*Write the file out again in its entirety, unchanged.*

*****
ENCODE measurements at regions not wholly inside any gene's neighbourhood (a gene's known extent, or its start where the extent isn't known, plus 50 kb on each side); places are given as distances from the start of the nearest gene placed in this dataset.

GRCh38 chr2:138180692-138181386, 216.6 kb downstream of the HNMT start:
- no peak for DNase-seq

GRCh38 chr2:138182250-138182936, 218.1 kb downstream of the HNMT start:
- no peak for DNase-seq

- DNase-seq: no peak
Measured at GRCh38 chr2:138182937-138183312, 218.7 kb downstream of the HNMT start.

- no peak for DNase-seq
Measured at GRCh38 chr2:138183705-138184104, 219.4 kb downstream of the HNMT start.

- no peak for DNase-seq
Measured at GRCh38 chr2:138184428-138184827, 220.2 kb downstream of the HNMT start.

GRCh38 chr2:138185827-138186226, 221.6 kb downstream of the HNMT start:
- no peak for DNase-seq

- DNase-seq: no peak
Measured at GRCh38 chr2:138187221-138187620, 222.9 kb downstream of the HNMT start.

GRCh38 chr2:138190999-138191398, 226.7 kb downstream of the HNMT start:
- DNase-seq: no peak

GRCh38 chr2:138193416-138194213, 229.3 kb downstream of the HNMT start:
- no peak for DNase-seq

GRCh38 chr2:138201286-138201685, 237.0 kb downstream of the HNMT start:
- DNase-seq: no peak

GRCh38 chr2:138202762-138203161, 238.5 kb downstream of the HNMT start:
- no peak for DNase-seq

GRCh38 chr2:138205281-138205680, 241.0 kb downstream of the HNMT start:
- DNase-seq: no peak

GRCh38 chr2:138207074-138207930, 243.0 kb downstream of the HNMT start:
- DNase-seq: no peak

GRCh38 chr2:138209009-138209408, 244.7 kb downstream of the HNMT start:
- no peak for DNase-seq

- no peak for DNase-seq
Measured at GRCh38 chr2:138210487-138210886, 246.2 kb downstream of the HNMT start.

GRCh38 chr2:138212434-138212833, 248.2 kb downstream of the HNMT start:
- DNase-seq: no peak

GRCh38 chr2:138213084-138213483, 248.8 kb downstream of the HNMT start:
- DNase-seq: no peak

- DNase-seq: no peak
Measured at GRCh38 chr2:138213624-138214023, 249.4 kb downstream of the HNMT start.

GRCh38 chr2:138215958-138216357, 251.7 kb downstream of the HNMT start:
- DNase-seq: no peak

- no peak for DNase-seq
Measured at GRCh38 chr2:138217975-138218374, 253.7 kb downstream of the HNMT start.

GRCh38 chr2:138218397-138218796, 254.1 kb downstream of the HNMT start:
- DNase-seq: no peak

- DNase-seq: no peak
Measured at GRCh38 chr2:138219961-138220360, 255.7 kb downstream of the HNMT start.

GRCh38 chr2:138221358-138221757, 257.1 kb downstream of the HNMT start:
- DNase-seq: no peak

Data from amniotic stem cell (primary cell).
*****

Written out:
ENCODE measurements at regions not wholly inside any gene's neighbourhood (a gene's known extent, or its start where the extent isn't known, plus 50 kb on each side); places are given as distances from the start of the nearest gene placed in this dataset.

GRCh38 chr2:138180692-138181386, 216.6 kb downstream of the HNMT start:
- no peak for DNase-seq

GRCh38 chr2:138182250-138182936, 218.1 kb downstream of the HNMT start:
- no peak for DNase-seq

- DNase-seq: no peak
Measured at GRCh38 chr2:138182937-138183312, 218.7 kb downstream of the HNMT start.

- no peak for DNase-seq
Measured at GRCh38 chr2:138183705-138184104, 219.4 kb downstream of the HNMT start.

- no peak for DNase-seq
Measured at GRCh38 chr2:138184428-138184827, 220.2 kb downstream of the HNMT start.

GRCh38 chr2:138185827-138186226, 221.6 kb downstream of the HNMT start:
- no peak for DNase-seq

- DNase-seq: no peak
Measured at GRCh38 chr2:138187221-138187620, 222.9 kb downstream of the HNMT start.

GRCh38 chr2:138190999-138191398, 226.7 kb downstream of the HNMT start:
- DNase-seq: no peak

GRCh38 chr2:138193416-138194213, 229.3 kb downstream of the HNMT start:
- no peak for DNase-seq

GRCh38 chr2:138201286-138201685, 237.0 kb downstream of the HNMT start:
- DNase-seq: no peak

GRCh38 chr2:138202762-138203161, 238.5 kb downstream of the HNMT start:
- no peak for DNase-seq

GRCh38 chr2:138205281-138205680, 241.0 kb downstream of the HNMT start:
- DNase-seq: no peak

GRCh38 chr2:138207074-138207930, 243.0 kb downstream of the HNMT start:
- DNase-seq: no peak

GRCh38 chr2:138209009-138209408, 244.7 kb downstream of the HNMT start:
- no peak for DNase-seq

- no peak for DNase-seq
Measured at GRCh38 chr2:138210487-138210886, 246.2 kb downstream of the HNMT start.

GRCh38 chr2:138212434-138212833, 248.2 kb downstream of the HNMT start:
- DNase-seq: no peak

GRCh38 chr2:138213084-138213483, 248.8 kb downstream of the HNMT start:
- DNase-seq: no peak

- DNase-seq: no peak
Measured at GRCh38 chr2:138213624-138214023, 249.4 kb downstream of the HNMT start.

GRCh38 chr2:138215958-138216357, 251.7 kb downstream of the HNMT start:
- DNase-seq: no peak

- no peak for DNase-seq
Measured at GRCh38 chr2:138217975-138218374, 253.7 kb downstream of the HNMT start.

GRCh38 chr2:138218397-138218796, 254.1 kb downstream of the HNMT start:
- DNase-seq: no peak

- DNase-seq: no peak
Measured at GRCh38 chr2:138219961-138220360, 255.7 kb downstream of the HNMT start.

GRCh38 chr2:138221358-138221757, 257.1 kb downstream of the HNMT start:
- DNase-seq: no peak

Data from amniotic stem cell (primary cell).